Archive for the ‘oakland geology views’ Category

Caballo Hills rocks and views

20 July 2015

The Caballo Hills is the neigborhood flanking Merritt College on the Bay side; it consists of Campus Drive and the Ridgemont development. It’s geologically monotonous, underlain entirely by Leona “rhyolite.” And while all the roads have sidewalks, it’s a steep and exposed hike. Nevertheless the area is highly scenic, and I walked it in the course of a few separate visits this spring.

Let’s start with the map. It shows that essentially all the homes here were built on graded lots, removing whatever soil was there.


I guess the original vegetation was scrub like that on 1175 Hill, the high knob in the Leona Canyon Preserve. Now it’s mostly bare rock. Here’s a typical example, a roadcut on the Merritt College campus.


And here’s another farther down Campus Drive.


So seeing interesting things underfoot is not easy as you visit this area. The “rhyolite” is not a stratified rock—you won’t see bedding, or fossils, or sedimentary features. However, its rusty butterscotch color is very even and pervasive. This is caused by the presence of iron oxides, which are steadily being released from the rock, probably from pyrite and other metal sulfides being oxidized in the presence of air and water.

That’s why this bedrock exposure caught my eye at one spot. It features little pockets of intact pyrite that were exposed by the developers’ excavators.


The Leona Heights sulfur mine exploited this same rock unit, and you’ll see similar pyrite pockets in the rocks exposed there, at the end of McDonell Avenue. Outside the mine area, the rest of the “rhyolite” probably weathers slowly enough that sulfuric acid from the pyrite oxidation is neutralized with no problem.

But lift your eyes off the ground and the best part of this neighborhood reveals itself: the views. I surveyed the Ridgemont end on a cloudy day in April. Here’s a look at the northern end of Ridgemont Drive from the parking lot on the western edge of the college.


And this is looking back up from there. It’s beautiful land. Would be nice if Leona Heights Park could take up some of it.


The south end of Ridgemont overlooks the former Leona Quarry and the uppermost catchment of Chimes Creek.


I surveyed Campus Drive a couple weeks later on a sunny day, which made the hike harder but offered better views. This view is to the southeast (it’s 1000 pixels, click and enjoy). The high ridge in the back appears to be The Knife, an eminence overlooking San Ramon about 8 miles away that reaches over 1800 feet and consists of the Briones Formation.


And this view (also 1000 px) looks right over the old Oak Knoll grounds and Knowland Park hill to the 800-foot peak of Fairmont Ridge.


Down at the southern foot of Campus Drive, you get eye-soothing views of Leona Canyon.


This city is just gorgeous.

Lobe 8 of the Fan: Evergreen Cemetery hill

15 June 2015

Cemeteries occupy some of Oakland’s nicest hillsides. Evergreen Cemetery, unlike the others, has a whole hill to itself. The hill consists entirely of sand, silt and gravel laid down in a large alluvial fan (the Fan) back some time in the Pleistocene. Later, stream erosion cut the Fan into pieces, which I have numbered west to east from 1 to 8. This one’s the smallest and, all things considered, the sweetest.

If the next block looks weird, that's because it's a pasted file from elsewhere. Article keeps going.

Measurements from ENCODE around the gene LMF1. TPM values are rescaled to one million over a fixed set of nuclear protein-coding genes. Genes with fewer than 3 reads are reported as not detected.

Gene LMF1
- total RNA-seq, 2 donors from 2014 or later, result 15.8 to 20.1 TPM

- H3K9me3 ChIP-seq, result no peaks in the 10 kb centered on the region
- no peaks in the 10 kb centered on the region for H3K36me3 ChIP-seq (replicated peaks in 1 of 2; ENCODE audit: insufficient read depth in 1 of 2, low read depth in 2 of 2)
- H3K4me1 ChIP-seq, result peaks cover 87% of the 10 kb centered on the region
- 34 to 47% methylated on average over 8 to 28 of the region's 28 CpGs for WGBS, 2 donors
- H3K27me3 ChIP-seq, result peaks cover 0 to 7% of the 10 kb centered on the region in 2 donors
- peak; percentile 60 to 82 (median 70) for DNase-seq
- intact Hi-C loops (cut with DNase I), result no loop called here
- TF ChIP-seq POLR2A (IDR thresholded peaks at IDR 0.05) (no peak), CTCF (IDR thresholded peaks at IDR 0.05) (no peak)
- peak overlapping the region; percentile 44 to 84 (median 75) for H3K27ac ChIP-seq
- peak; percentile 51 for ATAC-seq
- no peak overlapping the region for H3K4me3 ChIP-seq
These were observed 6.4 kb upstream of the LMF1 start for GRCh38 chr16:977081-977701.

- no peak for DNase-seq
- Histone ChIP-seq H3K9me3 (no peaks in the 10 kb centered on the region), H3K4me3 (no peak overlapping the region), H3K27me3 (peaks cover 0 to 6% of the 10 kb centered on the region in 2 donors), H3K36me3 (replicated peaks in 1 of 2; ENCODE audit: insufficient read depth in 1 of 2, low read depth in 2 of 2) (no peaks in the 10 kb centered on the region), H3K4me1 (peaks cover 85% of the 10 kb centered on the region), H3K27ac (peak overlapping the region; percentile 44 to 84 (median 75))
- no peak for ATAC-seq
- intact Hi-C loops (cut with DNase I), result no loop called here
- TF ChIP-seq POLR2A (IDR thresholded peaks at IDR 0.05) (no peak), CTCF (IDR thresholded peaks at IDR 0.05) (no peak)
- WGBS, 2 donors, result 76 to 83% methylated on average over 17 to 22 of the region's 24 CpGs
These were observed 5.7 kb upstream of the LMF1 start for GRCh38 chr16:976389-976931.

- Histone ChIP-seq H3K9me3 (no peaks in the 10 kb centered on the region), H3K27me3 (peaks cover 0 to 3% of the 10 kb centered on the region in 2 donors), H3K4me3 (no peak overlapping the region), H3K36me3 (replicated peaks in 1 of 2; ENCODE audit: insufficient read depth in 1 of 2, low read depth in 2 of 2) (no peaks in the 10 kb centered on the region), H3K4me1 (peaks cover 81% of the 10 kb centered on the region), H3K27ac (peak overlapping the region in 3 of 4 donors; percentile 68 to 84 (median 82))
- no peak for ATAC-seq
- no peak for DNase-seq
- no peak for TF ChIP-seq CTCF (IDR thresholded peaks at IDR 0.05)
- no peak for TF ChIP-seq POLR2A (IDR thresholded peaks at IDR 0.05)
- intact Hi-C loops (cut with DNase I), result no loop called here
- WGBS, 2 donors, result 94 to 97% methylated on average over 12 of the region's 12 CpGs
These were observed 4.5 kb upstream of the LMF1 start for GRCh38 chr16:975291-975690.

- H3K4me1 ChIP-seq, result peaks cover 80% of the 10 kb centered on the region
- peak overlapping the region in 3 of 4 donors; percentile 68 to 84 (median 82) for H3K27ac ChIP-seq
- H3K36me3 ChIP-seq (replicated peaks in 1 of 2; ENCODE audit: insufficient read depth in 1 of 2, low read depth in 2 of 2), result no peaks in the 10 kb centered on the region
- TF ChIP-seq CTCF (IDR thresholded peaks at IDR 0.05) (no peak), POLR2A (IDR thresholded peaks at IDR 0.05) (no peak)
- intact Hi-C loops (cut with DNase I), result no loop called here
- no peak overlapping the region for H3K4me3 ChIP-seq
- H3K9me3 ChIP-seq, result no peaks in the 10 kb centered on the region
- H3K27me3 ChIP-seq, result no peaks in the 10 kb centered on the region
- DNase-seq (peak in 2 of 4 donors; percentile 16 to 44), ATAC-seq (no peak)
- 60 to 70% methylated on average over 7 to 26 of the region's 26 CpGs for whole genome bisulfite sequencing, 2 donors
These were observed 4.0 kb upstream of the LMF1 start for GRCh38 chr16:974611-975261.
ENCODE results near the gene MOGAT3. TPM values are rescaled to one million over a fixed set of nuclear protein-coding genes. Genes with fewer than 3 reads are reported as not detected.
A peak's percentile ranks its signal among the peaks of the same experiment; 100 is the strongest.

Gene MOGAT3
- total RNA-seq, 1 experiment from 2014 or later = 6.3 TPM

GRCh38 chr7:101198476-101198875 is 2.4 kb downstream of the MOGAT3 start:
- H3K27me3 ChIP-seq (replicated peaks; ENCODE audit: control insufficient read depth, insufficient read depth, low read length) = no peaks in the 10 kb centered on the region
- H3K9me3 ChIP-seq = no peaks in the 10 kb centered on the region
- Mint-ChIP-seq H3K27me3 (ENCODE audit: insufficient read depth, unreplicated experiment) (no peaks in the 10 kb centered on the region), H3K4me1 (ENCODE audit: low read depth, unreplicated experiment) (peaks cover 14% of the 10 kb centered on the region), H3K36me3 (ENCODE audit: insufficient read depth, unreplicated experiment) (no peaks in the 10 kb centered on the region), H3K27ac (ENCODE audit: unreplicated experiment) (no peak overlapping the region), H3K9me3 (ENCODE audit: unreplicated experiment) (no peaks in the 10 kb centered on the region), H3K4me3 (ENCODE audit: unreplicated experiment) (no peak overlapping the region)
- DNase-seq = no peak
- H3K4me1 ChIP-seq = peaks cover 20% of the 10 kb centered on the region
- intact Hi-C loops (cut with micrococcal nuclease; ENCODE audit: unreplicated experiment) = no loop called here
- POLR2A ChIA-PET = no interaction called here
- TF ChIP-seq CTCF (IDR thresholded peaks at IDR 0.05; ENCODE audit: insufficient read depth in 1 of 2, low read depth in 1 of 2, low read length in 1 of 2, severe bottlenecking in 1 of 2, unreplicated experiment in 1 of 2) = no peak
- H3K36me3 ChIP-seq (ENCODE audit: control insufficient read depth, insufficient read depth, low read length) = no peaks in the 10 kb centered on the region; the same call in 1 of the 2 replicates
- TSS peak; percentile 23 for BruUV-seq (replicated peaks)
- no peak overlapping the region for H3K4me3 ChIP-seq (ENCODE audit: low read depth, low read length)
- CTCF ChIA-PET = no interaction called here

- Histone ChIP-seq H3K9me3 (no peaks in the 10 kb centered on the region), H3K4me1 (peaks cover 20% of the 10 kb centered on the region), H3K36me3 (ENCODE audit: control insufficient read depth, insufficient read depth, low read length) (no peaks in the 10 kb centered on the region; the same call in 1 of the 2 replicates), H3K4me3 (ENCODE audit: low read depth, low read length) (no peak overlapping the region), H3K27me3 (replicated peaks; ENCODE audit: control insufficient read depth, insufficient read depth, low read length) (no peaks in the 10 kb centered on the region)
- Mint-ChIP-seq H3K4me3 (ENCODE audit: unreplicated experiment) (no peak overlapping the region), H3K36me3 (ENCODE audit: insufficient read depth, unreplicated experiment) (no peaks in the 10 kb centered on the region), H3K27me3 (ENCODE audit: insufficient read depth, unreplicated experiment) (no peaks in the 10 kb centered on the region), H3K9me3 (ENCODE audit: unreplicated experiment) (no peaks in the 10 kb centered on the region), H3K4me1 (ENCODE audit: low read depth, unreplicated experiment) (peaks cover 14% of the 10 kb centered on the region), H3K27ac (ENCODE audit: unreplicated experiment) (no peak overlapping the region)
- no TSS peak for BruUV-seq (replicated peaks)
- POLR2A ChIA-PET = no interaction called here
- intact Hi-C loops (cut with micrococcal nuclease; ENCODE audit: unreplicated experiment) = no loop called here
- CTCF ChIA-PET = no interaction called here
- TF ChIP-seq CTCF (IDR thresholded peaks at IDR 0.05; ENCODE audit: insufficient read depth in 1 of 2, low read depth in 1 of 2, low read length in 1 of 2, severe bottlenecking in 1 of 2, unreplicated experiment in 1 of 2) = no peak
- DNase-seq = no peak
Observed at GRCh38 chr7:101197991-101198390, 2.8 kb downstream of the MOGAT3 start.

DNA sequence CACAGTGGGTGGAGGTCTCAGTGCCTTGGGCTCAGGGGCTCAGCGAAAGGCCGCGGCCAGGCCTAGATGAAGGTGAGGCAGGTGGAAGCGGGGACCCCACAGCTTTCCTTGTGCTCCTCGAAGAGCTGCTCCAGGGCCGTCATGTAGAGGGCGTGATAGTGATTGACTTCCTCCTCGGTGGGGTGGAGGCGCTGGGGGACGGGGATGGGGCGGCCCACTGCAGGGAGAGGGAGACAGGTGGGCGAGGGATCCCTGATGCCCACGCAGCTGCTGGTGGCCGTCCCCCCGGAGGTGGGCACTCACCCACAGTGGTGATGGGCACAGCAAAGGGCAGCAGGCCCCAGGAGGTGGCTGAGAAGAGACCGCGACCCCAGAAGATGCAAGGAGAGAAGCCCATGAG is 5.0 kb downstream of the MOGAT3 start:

This is the view from 64th Avenue, the hill’s gently sloping side. The NL bus runs past here, too.

Below is the terrain view in google Maps, where I’ve marked it along with lobes 6 and 7.


This is the view from across MacArthur Boulevard at 68th Avenue/Church Street. The hill is pretty secluded, with trees screening it on most sides. When you’re there, your eyes are lifted to distant views, which is fitting. The homes on the far side of 68th probably excavated into the edge of the hill when they were built.


When the weather’s right, you can get a good view of it from Outlook hill, for instance from Delmont Avenue:


or from the overlook at the end of Simson Street. These days the cemetery is doing its part in the drought. Most homeowners are, too.


The geologic map (as seen in this earlier post) shows a little more Fan alluvium to the north and east of the hill, but it’s topographically subdued.

Landslides of Outlook hill

5 March 2015

I’ve been surveying the low hill between Mills College and Holy Redeemer College, home of the Millsmont and Eastmont Hills neighborhoods. Its western face has no bedrock, either on the geologic map or in my experience. Here’s the relevant portion of the geologic map.


Its crest is supposedly Jurassic basalt, which would be part of the Franciscan assemblage. But the Hayward fault runs right along its length, and I lean toward calling it a pressure ridge. Long story short, it is squeezed up, shattered, and oversteepened, and these make it prone to landslides. Here are some, starting with the notable example at the top of 64th Avenue. This is its toe . . .


. . . and this is the view from its head, at Delmont Avenue.


Another is above Outlook Avenue, south of 76th Avenue. As you walk along its base, you’ll see bits of concrete from the homes that once stood here.


Above it, on Hillmont Drive, there is a gap in the houses that offers a nice view. I have no business saying whether a landslide is responsible.


Between these two obvious slides are some fine hillsides. This one, below Simson Street, makes a lovely backdrop to the Eastmont mall and, it seems, a nice informal park for the residents.


It isn’t really vacant—all of the lots that subdivide it are extremely long for some reason. I think that spaces like this, shared without fuss by the landowners around it, are very precious.


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